Marietta College, couple hope music therapy program hits right note
MARIETTA — As is true for most alumni, Marietta College is the root of countless meaningful moments for Don and Leslie Straub Ritter.
In addition to earning their degrees, the Ritters also gained lifelong friends, made lasting memories and also met and married each other on the historic campus.
On Friday, the couple made and shared yet another memory with fellow alumni, students, faculty and staff — they helped dedicate the new music therapy program and unveil the newly renovated space in the McKinney Mass Media Building.
“In light of the extreme generosity of the Ritters, we are pleased to honor their commitment by naming the newly established program the Don ’81 and Leslie Straub Ritter ’85 Music Therapy Program, in memory of a special friend, John Catt,” said Marietta College President William N. Ruud.
The couple contacted Ruud on Christmas Eve last year to express a desire to create and fund a new music therapy program at Marietta.
With the $1 million donation, the college began the process of recruiting a talented professor to help build the program, as well as renovate a dedicated space on campus to include classrooms, observation rooms and a recording space.
Yadira Albornoz was hired to build and lead the music therapy program, which will be voted on for approval by the college’s curriculum committee and faculty in the coming months. She is currently teaching an introduction to music therapy course to six students who are prospective majors in the program.
Music therapy is an allied health profession that uses music interventions during therapeutic treatment for a patient’s physical, emotional, cognitive and social needs. There is a demand for these types of therapists in hospitals, nursing and rehabilitation facilities, hospice care and schools.
“Everyone here is ready to thank us but really, what we’re trying to do is thank you,” Don Ritter said. He spoke of his friend, the late John Catt, who introduced him to music therapy, and thanked many people who helped get the budding music therapy program at Marietta off the ground.
The general contractor for the McKinney Building’s renovations was Grae-Con Construction. In all, there were 17 subcontractors that helped with the renovations to McKinney and The Gathering Place, which received a new sound and lighting system, flooring and stage.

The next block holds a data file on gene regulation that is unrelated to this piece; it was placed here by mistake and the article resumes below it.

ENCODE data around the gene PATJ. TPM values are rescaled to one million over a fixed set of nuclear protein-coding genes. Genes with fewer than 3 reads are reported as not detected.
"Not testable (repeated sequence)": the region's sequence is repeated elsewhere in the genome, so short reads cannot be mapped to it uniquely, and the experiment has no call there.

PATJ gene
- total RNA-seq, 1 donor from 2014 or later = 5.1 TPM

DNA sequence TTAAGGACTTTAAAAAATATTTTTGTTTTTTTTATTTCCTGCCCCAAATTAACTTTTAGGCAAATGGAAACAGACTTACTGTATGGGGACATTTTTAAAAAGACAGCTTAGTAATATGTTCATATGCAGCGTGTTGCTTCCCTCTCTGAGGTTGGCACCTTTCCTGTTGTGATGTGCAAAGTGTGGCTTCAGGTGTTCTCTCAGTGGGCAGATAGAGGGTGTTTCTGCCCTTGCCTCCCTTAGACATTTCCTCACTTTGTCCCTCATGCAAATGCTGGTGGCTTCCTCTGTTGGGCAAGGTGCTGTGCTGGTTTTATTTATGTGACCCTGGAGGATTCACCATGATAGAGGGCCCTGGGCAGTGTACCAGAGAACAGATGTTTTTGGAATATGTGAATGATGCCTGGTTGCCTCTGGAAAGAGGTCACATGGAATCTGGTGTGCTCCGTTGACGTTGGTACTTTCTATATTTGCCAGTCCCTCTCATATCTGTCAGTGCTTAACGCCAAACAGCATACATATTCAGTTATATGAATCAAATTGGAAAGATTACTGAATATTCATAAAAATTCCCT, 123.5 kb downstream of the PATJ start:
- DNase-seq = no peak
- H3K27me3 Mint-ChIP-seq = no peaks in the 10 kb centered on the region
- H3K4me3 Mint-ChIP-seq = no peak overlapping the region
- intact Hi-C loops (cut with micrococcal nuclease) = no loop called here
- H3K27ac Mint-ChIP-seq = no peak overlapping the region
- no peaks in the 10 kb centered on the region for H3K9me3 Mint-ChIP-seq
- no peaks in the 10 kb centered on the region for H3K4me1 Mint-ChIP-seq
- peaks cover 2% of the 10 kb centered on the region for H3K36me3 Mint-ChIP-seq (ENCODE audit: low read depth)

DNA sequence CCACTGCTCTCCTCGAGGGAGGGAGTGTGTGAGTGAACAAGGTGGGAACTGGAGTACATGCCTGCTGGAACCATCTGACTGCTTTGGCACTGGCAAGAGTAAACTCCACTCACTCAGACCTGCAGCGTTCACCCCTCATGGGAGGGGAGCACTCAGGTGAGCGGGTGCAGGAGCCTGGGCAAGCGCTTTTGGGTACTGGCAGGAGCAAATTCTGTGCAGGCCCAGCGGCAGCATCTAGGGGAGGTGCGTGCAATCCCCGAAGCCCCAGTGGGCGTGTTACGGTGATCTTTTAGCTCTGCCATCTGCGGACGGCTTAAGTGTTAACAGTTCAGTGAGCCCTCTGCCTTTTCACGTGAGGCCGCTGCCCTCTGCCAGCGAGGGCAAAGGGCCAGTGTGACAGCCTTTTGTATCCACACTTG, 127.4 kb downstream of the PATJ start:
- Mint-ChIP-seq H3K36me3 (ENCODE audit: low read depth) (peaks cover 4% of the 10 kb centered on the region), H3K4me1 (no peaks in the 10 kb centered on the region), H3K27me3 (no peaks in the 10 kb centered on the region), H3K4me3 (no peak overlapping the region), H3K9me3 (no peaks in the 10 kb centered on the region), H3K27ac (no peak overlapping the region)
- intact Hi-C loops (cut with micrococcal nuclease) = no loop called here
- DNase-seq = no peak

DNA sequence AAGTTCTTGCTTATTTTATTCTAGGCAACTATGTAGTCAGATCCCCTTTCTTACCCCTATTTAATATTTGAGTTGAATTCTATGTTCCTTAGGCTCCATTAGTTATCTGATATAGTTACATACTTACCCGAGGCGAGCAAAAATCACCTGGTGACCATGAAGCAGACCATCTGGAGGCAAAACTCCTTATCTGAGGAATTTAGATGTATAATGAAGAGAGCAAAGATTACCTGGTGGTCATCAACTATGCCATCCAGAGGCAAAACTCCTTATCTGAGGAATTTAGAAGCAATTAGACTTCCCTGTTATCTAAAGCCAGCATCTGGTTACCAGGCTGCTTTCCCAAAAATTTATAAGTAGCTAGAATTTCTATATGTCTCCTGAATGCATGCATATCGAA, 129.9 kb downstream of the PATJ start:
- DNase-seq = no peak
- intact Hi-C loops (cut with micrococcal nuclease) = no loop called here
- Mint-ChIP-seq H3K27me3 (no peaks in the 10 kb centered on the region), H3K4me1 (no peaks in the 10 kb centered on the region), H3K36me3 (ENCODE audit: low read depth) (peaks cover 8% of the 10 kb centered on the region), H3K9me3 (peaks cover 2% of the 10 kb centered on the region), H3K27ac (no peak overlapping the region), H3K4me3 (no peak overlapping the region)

“Their gift was absolutely transformational,” Ruud said. “This program will attract new students and bolster opportunities for current music majors. The college will now be able to support students who wish to pursue board certified music therapy and work to improve the psychological and physiological functioning in a variety of settings. But their investment in the future of the college has not stopped there. Most recently, they have generously given funding to help with the renovation of The Gathering Place, and the addition of a world-class recording studio in this very building.”
Marshall Kimball, chair of the Music Department at Marietta, said the new space in McKinney will include music therapy clinic rooms that will be connected to observation rooms by one-way mirrors.
“These windows allow the professor to observe the therapy session to go on without the client being disturbed by the presence of the professor/observer,” Kimball said. “The student therapist will also have access to a wireless ear phone so that the professor can instruct without the peer client knowing what the professor is telling the student therapist to try.”
Angela Anderson, vice president for advancement at Marietta College, said the Ritters, along with 1972 graduate Ron Rinard, a fellow petroleum engineering alum who served with Don on the board of trustees, generously committed a total of $650,000 to $130,000 per year for five years — for a one-to-one challenge match for gifts made to music, the arts and music therapy at Marietta College.
“We found love at Marietta College,” Leslie Ritter said. “From the minute we walked onto campus, I just fell in love with the place. That love story continues. We have truly learned about legacy and stewardship through the experiences and relationships we’ve had at Marietta. … We found that this is a way that we can leave a nice legacy and show stewardship by leaving a gift of something we are really passionate about — and that is music.”